In Wuthering Heights, Bronte also uses a multi-layered narrative structure; nontheless, she achieves a notably different result. There are two clear narrators – Lockwood and Nelly, but the novel becomes almost a drama because the language and dialogue connect the reader to the narrative. Different levels of narration construct the story, not by telling events from different perspectives, but by the combined participation of the characters to relate the “truth.” For instance, as Nelly is relating the incident of Catherine’s arrival at the Heights to Mr. Lockwood (who is relating the story to the reader), the reader is informed that Nelly “has not seen her [Catherine] since she left.” Nelly says, “Zillah has told me something of the way the go on, otherwise I should hardly know who was dead, and who living.” This shows that almost nothing of what she is about to tell has been witnessed by Nelly herself, making her an unreliable narrator. In addition, the person Nelly hears Catherine’s experiences from “thinks Catherine is haughty and does not like her.” Who is to say then, that Zillah’s story is not flowered up in accordance with her preconceived opinions about Catherine. After all, Nelly even admits that Catherine has “enlisted my informant among her enemies, as securely as if she had done her some great wrong.” (Bronte 259). Because Zillah is limited by her prejudices, the reader can even dare to imagine that he/she has a better understanding of Catherine than Zillah does herself. Clearly, Bronte’s narrators are usually just eyewitnesses, and even then they neither have an absolute, unbiased knowledge about the events, nor do they know the depths of thought and inner life of the other characters. Thus, certainty and valid truth escape the reader and ensure he/she will never truly achieve complete knowledge of what is purposefully made unknown.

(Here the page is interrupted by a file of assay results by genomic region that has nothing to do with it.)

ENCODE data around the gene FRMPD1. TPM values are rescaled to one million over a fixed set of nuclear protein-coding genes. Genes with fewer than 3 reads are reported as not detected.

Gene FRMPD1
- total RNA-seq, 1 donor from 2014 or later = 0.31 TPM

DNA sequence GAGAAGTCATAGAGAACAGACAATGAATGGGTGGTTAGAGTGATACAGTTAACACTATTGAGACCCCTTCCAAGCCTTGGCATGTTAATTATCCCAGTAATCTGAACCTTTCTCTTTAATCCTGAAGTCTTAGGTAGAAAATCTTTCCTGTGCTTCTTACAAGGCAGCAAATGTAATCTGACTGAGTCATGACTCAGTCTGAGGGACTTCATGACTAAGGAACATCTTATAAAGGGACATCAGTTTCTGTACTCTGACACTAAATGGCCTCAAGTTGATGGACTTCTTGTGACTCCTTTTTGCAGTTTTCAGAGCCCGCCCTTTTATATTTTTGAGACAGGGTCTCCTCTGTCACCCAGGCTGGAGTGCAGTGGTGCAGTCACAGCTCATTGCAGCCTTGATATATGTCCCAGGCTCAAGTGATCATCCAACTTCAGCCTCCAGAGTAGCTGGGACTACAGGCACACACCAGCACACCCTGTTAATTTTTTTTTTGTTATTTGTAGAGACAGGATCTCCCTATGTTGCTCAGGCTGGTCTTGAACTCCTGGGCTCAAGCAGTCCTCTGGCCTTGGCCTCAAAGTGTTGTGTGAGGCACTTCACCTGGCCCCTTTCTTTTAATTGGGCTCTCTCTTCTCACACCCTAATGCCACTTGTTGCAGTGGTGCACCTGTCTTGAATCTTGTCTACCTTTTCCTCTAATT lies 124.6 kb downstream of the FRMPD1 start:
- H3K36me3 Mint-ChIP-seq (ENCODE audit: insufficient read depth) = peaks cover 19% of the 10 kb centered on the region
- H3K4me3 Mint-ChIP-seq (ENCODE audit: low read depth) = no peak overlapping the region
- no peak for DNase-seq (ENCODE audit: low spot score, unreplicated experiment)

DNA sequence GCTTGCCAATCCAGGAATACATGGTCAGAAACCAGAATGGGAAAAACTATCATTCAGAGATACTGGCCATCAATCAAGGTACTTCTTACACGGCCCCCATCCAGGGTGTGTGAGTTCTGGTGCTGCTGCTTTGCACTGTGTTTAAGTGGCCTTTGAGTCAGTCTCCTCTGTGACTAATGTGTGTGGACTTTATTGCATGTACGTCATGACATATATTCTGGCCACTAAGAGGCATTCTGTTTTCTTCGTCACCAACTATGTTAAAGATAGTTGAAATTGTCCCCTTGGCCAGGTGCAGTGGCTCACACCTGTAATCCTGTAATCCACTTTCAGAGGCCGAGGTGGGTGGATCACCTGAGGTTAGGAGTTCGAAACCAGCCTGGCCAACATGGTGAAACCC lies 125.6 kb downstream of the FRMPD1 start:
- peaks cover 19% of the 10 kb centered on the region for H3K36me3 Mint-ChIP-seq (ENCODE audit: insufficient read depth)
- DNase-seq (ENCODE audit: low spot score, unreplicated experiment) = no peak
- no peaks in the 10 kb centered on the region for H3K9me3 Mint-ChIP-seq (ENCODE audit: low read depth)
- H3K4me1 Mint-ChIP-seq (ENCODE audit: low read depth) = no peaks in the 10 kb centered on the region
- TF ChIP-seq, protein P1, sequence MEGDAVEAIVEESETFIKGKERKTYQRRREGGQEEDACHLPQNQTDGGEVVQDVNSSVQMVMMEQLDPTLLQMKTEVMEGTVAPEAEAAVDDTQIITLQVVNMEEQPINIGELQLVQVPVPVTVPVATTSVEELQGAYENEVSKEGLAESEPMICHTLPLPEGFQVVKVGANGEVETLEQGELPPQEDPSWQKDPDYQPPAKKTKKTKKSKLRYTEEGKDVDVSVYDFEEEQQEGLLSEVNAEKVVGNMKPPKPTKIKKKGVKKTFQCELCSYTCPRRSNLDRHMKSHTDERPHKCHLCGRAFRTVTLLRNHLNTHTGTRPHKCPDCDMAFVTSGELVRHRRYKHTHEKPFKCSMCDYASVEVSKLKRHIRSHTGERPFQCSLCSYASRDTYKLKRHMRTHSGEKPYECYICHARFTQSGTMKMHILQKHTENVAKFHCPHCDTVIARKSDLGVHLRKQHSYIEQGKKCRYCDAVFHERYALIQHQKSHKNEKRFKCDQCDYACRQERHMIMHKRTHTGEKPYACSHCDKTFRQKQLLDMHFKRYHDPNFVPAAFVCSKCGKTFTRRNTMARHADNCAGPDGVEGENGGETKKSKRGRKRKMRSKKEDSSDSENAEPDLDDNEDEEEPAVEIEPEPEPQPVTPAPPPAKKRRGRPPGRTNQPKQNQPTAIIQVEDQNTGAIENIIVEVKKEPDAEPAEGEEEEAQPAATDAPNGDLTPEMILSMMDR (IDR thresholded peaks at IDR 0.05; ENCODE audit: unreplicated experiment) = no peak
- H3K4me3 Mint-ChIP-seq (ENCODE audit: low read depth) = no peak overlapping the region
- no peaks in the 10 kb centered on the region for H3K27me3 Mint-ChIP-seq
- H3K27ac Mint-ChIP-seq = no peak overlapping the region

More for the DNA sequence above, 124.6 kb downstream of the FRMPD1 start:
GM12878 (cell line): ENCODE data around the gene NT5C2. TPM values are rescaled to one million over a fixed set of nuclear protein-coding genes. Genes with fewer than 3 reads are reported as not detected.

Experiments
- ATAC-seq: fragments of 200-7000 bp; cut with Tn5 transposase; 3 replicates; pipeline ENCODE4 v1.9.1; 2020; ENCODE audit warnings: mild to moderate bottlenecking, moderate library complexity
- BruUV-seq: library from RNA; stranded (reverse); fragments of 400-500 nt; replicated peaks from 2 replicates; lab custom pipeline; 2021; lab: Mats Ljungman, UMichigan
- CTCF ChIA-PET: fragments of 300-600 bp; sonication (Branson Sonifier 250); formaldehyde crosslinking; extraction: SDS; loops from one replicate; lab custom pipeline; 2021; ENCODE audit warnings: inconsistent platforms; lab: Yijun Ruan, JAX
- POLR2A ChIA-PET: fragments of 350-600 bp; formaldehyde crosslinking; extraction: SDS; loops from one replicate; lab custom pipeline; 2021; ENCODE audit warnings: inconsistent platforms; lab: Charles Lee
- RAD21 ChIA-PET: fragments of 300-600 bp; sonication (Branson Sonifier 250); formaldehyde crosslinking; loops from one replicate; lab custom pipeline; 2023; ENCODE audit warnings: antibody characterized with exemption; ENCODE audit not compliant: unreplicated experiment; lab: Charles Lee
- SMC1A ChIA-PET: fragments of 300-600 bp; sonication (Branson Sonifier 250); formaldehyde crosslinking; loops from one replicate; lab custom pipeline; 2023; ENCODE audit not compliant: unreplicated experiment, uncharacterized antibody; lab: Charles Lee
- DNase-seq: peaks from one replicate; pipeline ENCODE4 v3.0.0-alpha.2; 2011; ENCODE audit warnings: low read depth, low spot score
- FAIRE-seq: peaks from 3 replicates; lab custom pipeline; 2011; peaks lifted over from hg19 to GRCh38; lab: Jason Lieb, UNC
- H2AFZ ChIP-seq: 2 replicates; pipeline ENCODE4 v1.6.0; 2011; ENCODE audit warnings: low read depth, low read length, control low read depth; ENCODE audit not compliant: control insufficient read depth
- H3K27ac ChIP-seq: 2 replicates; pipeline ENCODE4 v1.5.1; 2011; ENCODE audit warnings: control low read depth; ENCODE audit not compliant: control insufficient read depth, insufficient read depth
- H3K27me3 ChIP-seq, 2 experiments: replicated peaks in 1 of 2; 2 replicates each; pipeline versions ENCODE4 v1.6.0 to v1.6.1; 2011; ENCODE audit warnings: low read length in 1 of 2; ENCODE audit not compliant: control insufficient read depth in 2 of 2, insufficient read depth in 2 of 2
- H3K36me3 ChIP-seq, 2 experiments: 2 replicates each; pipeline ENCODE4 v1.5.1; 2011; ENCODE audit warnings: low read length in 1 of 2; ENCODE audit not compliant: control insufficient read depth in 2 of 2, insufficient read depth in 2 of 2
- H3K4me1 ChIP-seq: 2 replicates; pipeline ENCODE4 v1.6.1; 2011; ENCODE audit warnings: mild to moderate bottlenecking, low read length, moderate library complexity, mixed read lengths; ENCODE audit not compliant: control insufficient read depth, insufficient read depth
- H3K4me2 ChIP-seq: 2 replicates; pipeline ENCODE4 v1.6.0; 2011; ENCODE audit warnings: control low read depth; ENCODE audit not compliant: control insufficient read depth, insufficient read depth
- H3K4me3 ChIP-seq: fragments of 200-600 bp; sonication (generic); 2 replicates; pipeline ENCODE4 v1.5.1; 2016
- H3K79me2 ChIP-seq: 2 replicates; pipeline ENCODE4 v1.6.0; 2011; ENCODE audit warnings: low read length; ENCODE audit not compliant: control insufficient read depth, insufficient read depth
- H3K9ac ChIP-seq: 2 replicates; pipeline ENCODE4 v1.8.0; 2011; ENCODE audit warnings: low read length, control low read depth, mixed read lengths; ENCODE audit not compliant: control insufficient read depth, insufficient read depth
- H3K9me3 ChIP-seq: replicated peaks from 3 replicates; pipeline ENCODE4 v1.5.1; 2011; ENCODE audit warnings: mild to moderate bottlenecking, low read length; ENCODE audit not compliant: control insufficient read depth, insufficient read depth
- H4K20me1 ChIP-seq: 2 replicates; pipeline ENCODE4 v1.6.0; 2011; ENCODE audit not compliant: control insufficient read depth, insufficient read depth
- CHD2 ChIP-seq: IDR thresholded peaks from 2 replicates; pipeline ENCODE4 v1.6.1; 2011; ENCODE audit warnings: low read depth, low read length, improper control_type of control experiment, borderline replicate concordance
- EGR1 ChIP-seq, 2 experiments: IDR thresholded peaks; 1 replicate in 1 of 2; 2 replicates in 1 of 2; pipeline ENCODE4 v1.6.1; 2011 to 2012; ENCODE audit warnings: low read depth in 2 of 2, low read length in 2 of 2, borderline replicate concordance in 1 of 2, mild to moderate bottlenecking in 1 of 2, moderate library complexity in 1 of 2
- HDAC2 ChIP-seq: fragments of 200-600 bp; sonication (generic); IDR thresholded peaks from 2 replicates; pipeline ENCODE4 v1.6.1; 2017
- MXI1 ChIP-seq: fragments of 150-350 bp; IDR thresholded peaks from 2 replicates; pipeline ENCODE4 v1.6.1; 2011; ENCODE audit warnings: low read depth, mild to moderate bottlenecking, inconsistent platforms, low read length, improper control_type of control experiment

Evidently, both Bronte and Shelley effectively employ various narrative techniques to cloud potential knowledge in unreliability. Meanwhile, they manage to use the avenue of language to endow the very same hidden truth with the attribute of lasting certainty. In, “Ozymandias,“ the reader’s best access to the story and the mysterious king himself ends up being the medium of language. The king’s words, “My name is Ozymandias, king of kings: Look on my works, ye Mighty, and despair,” are the only lines of the poem in which the reader can feel like he/she is getting somewhat verifiable or at least indirectly quotable information. The inscription is powerful, lasting, and withstands even the test of time, though the king and even the statue itself has withered away. Surely, the sculptor’s work will “survive, stamped on lifeless things,” and the statue still stands “round the decay of that colossal wreck,” but there is a sense that even though the statue has outlasted its “boundless and bare” surroundings, it will eventually decay with time. (Damroch 782). The inscription of words, however, seems more true and even eternal because the words survived the wear of time, and once spoken or written remain forever. Whether or not the rest of the details are accurate takes a second place priority to the knowledge that the supposed truth which the reader is exposed to will be certain and lasting. Perhaps Shelley chose the medium of poetry because poetry itself creates “truth” that lasts. After all, poetry is meant to be reread over and over again, and is likely to stay suspended in one’s imagination longer than sentences of a novel or short story.